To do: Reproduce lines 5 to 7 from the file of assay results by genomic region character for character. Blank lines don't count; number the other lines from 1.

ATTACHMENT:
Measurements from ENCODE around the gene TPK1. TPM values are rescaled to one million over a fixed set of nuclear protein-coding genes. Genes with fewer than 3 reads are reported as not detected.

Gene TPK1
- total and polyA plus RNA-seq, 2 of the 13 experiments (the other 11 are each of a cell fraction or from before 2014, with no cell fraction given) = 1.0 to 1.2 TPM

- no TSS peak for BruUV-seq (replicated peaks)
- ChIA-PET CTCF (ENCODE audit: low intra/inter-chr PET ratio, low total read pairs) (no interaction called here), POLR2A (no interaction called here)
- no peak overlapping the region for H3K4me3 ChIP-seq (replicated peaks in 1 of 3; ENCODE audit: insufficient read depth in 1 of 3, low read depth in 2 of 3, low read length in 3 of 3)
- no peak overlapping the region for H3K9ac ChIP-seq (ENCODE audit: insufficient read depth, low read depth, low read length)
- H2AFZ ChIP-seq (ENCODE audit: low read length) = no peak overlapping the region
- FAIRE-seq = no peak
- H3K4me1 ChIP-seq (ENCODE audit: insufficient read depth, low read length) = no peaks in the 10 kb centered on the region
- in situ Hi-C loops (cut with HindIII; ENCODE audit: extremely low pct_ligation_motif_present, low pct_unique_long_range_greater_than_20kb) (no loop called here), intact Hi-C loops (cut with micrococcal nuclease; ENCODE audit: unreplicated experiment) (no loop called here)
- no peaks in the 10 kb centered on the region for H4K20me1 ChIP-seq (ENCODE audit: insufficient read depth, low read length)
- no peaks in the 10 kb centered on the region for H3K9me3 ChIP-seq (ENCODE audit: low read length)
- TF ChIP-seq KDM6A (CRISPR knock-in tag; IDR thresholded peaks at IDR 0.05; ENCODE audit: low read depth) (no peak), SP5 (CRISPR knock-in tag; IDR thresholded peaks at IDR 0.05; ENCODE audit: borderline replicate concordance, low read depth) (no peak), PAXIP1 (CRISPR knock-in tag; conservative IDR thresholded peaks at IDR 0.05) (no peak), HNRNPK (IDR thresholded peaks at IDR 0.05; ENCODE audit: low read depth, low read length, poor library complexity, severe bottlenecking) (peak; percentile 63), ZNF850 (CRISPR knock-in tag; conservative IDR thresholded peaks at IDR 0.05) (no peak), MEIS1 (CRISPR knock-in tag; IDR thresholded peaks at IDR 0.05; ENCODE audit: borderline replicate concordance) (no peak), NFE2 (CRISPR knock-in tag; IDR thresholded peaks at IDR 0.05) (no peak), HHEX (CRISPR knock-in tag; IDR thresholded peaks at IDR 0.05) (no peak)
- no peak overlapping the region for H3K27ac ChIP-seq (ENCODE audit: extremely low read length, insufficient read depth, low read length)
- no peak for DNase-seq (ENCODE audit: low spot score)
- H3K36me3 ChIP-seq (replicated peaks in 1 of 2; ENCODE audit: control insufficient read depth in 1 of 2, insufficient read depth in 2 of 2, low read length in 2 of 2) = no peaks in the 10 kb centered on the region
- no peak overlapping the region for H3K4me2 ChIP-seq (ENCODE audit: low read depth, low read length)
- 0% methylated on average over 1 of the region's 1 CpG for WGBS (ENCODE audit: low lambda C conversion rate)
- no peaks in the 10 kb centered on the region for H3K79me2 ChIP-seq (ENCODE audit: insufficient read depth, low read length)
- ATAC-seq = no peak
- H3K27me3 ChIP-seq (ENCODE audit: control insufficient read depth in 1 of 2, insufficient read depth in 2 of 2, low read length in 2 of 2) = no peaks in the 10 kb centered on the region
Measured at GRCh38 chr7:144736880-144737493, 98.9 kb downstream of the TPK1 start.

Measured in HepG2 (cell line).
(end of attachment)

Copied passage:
- ChIA-PET CTCF (ENCODE audit: low intra/inter-chr PET ratio, low total read pairs) (no interaction called here), POLR2A (no interaction called here)
- no peak overlapping the region for H3K4me3 ChIP-seq (replicated peaks in 1 of 3; ENCODE audit: insufficient read depth in 1 of 3, low read depth in 2 of 3, low read length in 3 of 3)
- no peak overlapping the region for H3K9ac ChIP-seq (ENCODE audit: insufficient read depth, low read depth, low read length)